As Ben lay his head down on the pillow, he said to me with unbridled excitement, “I can’t wait to get my white belt tomorrow!”
My immediate thought was this: He’s not getting his white belt on the first day of class! He’s going to be so disappointed when he finds this out…
“Ben, I don’t think they give out white belts the first day of class. Don’t get your hopes up, okay?” His face immediately crumbled + squished into a cry and tears pooled in his eyes. “I’m not talking to you!” he shouted. “You just ruined all my happiness!”
And this is what we do, right?
With love in our hearts, we try to protect our kids from sadness and pain. We try to shield them from what we think will hurt more – being blindsided by disappointment. It’s vulnerable to want something. Especially if we don’t know if we will get it. We would rather say to ourselves, Well, it probably won’t happen. Or, It would be nice if it happened, but I don’t really care. We get so good at protecting ourselves that often our desires never even make it to our radar.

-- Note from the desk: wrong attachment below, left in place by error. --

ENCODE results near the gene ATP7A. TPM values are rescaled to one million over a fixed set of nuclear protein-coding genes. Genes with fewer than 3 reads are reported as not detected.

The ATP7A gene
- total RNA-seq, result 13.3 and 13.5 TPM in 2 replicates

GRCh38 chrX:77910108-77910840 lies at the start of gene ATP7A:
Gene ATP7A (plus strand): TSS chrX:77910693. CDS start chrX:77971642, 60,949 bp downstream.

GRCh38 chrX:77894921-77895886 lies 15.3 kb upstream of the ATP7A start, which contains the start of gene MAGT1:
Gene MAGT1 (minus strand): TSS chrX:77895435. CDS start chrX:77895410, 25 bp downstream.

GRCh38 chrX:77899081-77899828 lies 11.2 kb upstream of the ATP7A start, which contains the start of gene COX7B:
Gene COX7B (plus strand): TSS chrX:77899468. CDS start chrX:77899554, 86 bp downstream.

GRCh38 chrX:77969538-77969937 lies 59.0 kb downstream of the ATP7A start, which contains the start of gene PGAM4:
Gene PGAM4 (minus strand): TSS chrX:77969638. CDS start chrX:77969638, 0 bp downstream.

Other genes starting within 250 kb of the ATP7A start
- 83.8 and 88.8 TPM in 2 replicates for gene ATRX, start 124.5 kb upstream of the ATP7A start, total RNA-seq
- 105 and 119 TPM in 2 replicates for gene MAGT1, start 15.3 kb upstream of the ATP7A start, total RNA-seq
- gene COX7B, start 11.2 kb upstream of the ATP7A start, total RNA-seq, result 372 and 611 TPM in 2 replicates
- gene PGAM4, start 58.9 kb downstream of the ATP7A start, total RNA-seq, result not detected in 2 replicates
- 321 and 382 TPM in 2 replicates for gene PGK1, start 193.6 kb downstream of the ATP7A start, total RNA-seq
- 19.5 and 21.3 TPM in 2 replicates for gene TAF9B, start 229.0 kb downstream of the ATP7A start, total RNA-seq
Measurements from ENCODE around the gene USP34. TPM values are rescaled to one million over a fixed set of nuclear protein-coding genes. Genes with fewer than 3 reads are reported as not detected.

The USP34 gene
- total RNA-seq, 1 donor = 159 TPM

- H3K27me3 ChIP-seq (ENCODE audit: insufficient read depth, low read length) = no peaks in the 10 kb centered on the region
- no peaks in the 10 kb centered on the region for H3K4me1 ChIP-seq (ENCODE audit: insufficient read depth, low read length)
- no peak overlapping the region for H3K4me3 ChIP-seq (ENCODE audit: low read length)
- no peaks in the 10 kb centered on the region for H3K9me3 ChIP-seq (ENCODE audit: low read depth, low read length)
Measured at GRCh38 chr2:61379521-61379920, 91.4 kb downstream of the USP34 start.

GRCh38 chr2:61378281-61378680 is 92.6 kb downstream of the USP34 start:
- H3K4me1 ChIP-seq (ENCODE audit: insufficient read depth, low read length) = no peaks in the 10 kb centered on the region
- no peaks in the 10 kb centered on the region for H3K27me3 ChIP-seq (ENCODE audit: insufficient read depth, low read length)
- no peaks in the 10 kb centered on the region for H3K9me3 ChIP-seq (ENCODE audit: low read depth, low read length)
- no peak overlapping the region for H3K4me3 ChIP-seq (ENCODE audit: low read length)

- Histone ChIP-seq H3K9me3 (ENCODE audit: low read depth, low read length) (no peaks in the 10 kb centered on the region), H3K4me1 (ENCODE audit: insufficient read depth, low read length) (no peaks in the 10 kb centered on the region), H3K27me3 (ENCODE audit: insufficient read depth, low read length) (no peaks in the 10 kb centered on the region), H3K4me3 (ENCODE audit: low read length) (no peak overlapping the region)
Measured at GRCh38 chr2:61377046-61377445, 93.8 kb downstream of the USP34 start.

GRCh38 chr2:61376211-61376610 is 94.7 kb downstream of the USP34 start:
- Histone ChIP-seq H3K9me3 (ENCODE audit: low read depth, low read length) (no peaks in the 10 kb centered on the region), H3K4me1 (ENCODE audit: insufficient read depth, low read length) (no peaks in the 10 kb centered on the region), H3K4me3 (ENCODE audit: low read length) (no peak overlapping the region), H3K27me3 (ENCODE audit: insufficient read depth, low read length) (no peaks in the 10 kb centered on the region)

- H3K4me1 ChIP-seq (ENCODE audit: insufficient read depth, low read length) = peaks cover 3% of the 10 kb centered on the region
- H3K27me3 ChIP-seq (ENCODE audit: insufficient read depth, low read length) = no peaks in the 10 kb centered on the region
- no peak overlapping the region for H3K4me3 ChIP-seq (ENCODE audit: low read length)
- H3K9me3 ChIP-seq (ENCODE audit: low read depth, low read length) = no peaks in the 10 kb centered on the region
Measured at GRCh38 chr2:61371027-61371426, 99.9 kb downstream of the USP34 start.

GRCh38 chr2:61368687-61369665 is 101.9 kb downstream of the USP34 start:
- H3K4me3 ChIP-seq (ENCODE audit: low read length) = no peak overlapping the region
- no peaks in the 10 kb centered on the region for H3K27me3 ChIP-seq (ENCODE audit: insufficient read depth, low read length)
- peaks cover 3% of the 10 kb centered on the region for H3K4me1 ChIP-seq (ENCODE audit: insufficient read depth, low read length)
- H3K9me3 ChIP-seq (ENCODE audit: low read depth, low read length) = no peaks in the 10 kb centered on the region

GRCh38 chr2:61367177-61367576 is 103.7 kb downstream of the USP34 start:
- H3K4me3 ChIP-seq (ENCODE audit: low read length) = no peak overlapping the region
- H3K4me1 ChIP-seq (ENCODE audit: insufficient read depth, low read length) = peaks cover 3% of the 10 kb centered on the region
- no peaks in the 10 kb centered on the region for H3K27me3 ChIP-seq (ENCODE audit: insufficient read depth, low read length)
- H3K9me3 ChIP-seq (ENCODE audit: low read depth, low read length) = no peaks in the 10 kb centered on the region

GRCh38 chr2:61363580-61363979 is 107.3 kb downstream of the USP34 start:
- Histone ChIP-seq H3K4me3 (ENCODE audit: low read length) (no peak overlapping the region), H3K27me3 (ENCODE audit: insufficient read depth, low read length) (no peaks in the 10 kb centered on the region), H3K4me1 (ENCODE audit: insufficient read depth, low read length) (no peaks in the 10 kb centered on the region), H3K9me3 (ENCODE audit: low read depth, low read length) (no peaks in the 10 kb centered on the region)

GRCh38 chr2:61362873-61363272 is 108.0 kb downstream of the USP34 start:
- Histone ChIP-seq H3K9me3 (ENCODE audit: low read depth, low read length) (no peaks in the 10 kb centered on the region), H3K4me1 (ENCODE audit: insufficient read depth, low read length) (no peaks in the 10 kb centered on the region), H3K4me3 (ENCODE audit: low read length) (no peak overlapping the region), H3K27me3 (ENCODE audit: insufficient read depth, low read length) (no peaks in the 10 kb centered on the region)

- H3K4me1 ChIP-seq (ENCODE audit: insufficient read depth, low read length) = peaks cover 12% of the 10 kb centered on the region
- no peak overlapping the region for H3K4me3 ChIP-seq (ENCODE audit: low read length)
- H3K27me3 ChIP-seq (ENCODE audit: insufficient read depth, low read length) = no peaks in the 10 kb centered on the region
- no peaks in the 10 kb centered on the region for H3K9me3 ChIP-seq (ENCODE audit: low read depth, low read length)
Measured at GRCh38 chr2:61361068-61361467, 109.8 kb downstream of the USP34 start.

I could see in this moment with Ben that I really was ruining his happiness. I was squashing his delight. I was telling him in some subtle way to not want what he might not be able to have. Probably because I couldn’t be with the vulnerability of it.
Could I have just let him have his excitement?
The next day we went to karate class. And after breaking a board in two, Ben earned his white belt. ON THE FIRST DAY OF CLASS.
And me? I earned a valuable lesson in desire. (Maybe even a white belt)
We want what we want. We will get it or we won’t.
But it takes courage to want something. It leaves us vulnerable and that’s why it feels scary.
But to desire is our birthright. And maybe even half the fun. Maybe even half the joy.